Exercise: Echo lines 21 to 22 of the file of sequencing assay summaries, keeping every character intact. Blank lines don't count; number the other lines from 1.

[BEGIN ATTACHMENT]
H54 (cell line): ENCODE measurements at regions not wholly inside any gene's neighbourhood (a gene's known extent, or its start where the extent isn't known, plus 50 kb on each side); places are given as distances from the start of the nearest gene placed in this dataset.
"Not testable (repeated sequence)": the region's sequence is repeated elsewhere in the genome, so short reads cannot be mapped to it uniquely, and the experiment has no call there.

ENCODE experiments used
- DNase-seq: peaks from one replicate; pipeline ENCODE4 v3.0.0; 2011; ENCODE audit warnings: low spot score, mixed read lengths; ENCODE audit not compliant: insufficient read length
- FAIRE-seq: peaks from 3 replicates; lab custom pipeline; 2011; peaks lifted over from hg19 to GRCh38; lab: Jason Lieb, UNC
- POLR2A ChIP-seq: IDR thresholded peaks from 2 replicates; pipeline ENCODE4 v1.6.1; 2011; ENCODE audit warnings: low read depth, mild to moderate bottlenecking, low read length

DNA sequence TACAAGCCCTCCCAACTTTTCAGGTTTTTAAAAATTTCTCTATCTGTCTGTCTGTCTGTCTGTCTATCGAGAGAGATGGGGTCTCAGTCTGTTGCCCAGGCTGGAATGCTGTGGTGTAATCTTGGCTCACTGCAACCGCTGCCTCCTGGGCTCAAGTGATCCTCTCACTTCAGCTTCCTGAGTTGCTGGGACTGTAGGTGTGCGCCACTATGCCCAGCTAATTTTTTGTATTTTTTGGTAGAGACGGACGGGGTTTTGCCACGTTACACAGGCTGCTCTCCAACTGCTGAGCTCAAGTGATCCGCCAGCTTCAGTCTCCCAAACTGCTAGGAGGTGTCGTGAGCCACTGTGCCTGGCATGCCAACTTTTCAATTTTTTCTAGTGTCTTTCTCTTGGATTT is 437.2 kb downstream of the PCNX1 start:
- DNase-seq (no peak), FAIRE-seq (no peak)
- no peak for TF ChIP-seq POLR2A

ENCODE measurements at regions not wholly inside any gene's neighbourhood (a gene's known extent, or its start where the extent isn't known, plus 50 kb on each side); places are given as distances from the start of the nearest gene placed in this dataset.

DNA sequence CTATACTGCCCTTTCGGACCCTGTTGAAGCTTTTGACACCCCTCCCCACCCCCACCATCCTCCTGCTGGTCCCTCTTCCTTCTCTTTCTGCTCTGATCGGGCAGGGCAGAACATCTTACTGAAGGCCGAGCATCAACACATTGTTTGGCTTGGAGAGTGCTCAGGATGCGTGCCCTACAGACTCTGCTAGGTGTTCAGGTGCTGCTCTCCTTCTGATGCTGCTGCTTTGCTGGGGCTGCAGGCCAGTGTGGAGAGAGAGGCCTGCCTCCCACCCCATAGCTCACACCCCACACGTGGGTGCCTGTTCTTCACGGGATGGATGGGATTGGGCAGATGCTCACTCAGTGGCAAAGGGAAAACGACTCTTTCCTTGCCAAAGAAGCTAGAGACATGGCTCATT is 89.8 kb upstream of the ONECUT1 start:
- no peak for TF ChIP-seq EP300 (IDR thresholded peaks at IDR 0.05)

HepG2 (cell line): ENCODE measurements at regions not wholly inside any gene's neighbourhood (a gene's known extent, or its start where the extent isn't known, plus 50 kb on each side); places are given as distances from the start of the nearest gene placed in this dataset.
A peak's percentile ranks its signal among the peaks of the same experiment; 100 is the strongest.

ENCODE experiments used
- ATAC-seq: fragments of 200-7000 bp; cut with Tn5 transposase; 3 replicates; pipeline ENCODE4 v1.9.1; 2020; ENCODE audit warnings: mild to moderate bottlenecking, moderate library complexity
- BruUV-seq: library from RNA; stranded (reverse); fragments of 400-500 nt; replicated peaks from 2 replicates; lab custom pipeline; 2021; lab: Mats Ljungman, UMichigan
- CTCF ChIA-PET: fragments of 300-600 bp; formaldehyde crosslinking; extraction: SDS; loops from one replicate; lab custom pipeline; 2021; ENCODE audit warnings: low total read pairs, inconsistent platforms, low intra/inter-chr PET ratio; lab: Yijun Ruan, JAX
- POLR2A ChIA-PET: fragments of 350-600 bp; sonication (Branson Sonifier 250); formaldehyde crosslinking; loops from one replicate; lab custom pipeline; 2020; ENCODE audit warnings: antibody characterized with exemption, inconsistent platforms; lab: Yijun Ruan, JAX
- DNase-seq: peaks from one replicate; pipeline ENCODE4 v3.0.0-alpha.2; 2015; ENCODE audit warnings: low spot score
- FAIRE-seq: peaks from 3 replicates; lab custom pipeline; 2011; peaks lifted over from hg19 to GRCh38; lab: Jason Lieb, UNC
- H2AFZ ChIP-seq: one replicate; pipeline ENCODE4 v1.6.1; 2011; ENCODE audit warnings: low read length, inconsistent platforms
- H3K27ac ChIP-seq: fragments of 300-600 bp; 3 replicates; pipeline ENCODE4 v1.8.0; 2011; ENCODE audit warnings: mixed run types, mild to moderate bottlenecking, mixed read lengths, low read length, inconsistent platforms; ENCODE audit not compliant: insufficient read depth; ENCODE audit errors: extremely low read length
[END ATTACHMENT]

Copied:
- FAIRE-seq: peaks from 3 replicates; lab custom pipeline; 2011; peaks lifted over from hg19 to GRCh38; lab: Jason Lieb, UNC
- H2AFZ ChIP-seq: one replicate; pipeline ENCODE4 v1.6.1; 2011; ENCODE audit warnings: low read length, inconsistent platforms